by Matt J. Popham
With a few notable exceptions, cinema has, throughout its history, been almost apocalyptically alarmist about the idea of artificial intelligence. Metropolis, 2001, Alien, The Terminator, The Matrix (to name just a few popular examples) all feature thinking machines turning violently on mankind. And as scientists repeatedly assert that the creation of an actual artificial intelligence is right around the corner, many notable authorities, from Stephen Hawking to Elon Musk, have urgently warned us of the inherent dangers. Of course, psychologists and neuroscientists have yet to pin down many of the fundamentals of human intelligence – the nature of consciousness, free will, identity and self-awareness – so the question arises, even if an artificial intelligence were to come into existence, how could we be sure…?
Alex Garland’s quiet and disquieting Ex Machina examines many of the issues surrounding the creation of an artificial intelligence, drawing on a vast array of thematically related sources, from Frankenstein to Wittgenstein, from the Book of Genesis to machine ethicists, from Gordon E. Moore to James H. Moor, even paying passing homage to more than a few of the films listed above. But it’s got a lot more meat on its bones and matter in mind than any artlessly assembled pastiche. Set “ten minutes into the future,” according to Garland, the story concerns Caleb Smith (Domhnall Gleeson), a coder for a Google-type search engine called Bluebook, who is invited to spend a week at a top secret, high-tech retreat with the company CEO, Nathan Bateman (Oscar Isaac). Once there, Caleb is asked by Bateman to perform the Turing test on Ava (Alicia Vikander), a humanoid robot he has designed, to help him determine if she is, in fact, an AI. All at once, awed and apprehensive, Caleb agrees, only to find himself captivated by Ava – not just her existence, but her essence – a quandary that gives rise to the film’s central dramatic conflicts.
Garland is probably best known as the screen scribe behind Danny Boyle’s breathtaking science fiction thrillers, 28 Days Later… and Sunshine, as well as 2012’s instant cult classic comic adaptation, Dredd; but what’s interesting about Ex Machina is that, despite its speculative sci-fi premise, it feels less like Blade Runner than Betrayal. Considered and contained, it is Garland’s cagey and carefully coordinated character relationships that drive the film. Through a series of superficially informal encounters, Caleb, Nate, and Ava must navigate and negotiate each other’s ulterior motives and covert intentions, none of them being quite what they seem. Take away the handful of impressive (but gracefully understated) VFX shots, and you could almost stage it as a play. Rising expertly to the occasion, Gleeson, Isaac, and Vikander deliver controlled, subtly layered performances, deliberately keeping us off-balance and at arm’s length, animus and arithmetic flickering behind their disarmingly casual demeanors.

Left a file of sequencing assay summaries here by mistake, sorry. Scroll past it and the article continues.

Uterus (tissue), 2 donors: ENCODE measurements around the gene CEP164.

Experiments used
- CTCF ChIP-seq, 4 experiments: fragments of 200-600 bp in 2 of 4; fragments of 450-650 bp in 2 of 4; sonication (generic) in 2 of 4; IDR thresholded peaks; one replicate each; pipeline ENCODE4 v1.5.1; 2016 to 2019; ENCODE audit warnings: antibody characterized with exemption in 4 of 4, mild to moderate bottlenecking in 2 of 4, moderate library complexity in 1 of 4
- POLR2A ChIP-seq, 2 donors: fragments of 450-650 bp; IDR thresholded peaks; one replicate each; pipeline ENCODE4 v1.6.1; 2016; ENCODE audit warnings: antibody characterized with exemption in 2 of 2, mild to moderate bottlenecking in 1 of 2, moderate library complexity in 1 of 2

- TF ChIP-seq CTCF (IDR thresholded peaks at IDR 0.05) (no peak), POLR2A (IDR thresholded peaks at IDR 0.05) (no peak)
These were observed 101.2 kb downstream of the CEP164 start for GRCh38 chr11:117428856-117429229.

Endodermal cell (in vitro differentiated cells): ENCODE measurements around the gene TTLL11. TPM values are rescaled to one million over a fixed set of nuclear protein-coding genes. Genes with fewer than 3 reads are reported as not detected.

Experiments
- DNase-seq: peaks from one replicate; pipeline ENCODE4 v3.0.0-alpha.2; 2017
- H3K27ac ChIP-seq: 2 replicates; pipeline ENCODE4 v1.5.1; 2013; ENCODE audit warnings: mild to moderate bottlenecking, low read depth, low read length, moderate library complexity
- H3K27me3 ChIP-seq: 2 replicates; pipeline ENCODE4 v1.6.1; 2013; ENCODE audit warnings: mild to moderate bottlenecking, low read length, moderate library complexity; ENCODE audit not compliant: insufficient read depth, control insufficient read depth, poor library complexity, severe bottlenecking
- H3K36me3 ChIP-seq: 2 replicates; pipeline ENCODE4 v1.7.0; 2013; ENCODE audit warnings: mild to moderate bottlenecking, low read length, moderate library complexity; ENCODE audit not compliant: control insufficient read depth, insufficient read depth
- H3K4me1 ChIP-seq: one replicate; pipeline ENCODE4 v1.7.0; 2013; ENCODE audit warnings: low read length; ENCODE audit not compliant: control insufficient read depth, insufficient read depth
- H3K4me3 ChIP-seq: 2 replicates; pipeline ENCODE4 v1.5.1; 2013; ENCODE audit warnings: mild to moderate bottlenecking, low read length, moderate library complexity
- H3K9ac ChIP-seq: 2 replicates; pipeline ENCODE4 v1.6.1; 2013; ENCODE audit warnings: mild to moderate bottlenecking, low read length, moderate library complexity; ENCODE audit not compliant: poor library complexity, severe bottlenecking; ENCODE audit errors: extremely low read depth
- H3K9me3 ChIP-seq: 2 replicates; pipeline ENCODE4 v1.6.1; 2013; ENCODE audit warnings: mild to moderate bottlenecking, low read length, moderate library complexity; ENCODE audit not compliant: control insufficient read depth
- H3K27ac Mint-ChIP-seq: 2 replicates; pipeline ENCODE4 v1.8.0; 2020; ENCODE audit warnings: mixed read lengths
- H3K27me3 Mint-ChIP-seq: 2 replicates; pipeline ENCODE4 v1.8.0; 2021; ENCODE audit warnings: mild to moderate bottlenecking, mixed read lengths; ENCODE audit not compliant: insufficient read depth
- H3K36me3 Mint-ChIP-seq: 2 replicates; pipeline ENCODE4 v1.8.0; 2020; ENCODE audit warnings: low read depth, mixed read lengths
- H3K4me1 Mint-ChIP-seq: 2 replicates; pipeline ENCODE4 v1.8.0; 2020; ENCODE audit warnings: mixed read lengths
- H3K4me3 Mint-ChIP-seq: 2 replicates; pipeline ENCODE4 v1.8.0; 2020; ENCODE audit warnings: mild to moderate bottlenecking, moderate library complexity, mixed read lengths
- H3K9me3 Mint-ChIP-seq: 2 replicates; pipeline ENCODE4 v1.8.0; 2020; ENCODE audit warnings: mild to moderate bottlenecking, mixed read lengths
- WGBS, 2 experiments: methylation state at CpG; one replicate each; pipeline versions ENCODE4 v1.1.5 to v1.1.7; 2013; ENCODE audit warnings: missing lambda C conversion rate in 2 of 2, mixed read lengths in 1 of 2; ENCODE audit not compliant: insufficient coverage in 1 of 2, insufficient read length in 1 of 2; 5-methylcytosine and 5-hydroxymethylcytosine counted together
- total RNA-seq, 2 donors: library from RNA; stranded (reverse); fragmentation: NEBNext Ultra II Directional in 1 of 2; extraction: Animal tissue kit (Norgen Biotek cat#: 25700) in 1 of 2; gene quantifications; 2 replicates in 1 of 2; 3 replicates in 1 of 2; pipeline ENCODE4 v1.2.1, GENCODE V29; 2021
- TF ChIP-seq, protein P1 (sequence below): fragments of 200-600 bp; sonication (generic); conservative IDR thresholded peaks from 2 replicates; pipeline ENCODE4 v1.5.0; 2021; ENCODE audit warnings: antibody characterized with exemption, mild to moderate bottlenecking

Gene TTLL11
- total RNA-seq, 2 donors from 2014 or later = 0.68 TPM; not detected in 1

Perhaps as a result of having spent the better part of his career writing for one of cinema’s most dynamic stylists, Garland wisely reins in the visual flourishes, opting instead to study his characters and their interactions impassively. Using silence and stillness, washing the screen in vivid shades of red, green, and blue, and cutting around the sleek and sterile hallways of Bateman’s hermitage rather than tracking through them, Garland’s visual approach evokes nothing so much as a networked security feed. It’s a strategy that effectively creates an uneasy suspense, making us feel simultaneously omniscient and limited in our perspective, but also allows his unapologetically cerebral writing and superlative cast to take center stage.
Ultimately, Ex Machina, unlike many of its predecessors, is not a parable about the perilous potential of an artificial intelligence run amok. Just as the muted, intellectual dialogues between Ex Machina’s three leads mask more primal impulses, the repeated references to Oppenheimer and invocations of the singularity are red herrings – a narrative sleight-of-hand, distracting us from Garland’s meticulous orchestration of the far more interesting ideas ignited by his characters’ interplay. In a time when the latest neuroscientific studies throw the existence of our own free will increasingly into doubt, as our consciousness and self-awareness seem more and more like post-facto organizational mechanisms than true apprehensions of external stimuli and internal response, Ex Machina uses its premise and performances to unsettlingly blur the lines between our concepts of volition and programming, nature and code, what is “artificial” and what is “genuine.” To be underwhelmed by the film’s admittedly predictable Twilight Zone “twist” ending is to miss the point: If the existence of an artificial intelligence is, in fact, a threat to us, it is no moreso than we are to each other or ourselves..